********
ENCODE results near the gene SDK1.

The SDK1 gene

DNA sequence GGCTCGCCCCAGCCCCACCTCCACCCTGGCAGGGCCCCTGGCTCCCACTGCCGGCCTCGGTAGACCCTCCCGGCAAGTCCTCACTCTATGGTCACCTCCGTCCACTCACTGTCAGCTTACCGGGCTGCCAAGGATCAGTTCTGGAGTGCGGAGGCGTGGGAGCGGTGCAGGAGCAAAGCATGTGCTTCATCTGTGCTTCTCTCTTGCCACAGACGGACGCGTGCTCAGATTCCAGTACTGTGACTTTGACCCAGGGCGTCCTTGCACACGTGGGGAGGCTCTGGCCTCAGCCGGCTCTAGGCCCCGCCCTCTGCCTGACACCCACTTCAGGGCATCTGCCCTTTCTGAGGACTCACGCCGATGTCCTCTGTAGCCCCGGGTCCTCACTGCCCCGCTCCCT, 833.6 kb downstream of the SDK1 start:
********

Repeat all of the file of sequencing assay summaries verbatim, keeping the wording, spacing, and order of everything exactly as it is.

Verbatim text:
ENCODE results near the gene SDK1.

The SDK1 gene

DNA sequence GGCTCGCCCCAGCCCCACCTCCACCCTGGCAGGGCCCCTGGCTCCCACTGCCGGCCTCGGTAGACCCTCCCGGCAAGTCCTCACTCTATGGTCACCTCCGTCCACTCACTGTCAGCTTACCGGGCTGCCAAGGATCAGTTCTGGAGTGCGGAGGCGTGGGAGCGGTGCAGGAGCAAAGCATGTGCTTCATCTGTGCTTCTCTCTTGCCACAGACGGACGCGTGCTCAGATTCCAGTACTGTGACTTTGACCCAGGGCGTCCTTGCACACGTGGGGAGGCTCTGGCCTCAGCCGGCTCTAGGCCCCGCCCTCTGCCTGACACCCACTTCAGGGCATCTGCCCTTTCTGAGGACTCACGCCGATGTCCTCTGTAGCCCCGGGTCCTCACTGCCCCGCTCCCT, 833.6 kb downstream of the SDK1 start: